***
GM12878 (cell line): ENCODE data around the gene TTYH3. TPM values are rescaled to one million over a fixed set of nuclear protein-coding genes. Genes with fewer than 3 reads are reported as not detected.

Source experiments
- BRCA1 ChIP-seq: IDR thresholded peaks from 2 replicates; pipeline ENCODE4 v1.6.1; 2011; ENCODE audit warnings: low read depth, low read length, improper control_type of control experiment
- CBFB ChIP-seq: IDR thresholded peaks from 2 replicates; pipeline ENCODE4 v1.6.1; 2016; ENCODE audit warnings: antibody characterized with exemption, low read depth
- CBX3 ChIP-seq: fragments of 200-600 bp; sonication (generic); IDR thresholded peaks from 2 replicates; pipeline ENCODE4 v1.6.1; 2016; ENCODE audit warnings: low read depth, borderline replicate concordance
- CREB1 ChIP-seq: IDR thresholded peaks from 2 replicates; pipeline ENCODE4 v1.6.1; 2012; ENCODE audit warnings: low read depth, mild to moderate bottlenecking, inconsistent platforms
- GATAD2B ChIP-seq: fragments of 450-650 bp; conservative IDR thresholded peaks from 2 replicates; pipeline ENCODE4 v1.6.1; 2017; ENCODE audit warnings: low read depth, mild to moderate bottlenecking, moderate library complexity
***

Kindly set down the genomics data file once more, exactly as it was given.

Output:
GM12878 (cell line): ENCODE data around the gene TTYH3. TPM values are rescaled to one million over a fixed set of nuclear protein-coding genes. Genes with fewer than 3 reads are reported as not detected.

Source experiments
- BRCA1 ChIP-seq: IDR thresholded peaks from 2 replicates; pipeline ENCODE4 v1.6.1; 2011; ENCODE audit warnings: low read depth, low read length, improper control_type of control experiment
- CBFB ChIP-seq: IDR thresholded peaks from 2 replicates; pipeline ENCODE4 v1.6.1; 2016; ENCODE audit warnings: antibody characterized with exemption, low read depth
- CBX3 ChIP-seq: fragments of 200-600 bp; sonication (generic); IDR thresholded peaks from 2 replicates; pipeline ENCODE4 v1.6.1; 2016; ENCODE audit warnings: low read depth, borderline replicate concordance
- CREB1 ChIP-seq: IDR thresholded peaks from 2 replicates; pipeline ENCODE4 v1.6.1; 2012; ENCODE audit warnings: low read depth, mild to moderate bottlenecking, inconsistent platforms
- GATAD2B ChIP-seq: fragments of 450-650 bp; conservative IDR thresholded peaks from 2 replicates; pipeline ENCODE4 v1.6.1; 2017; ENCODE audit warnings: low read depth, mild to moderate bottlenecking, moderate library complexity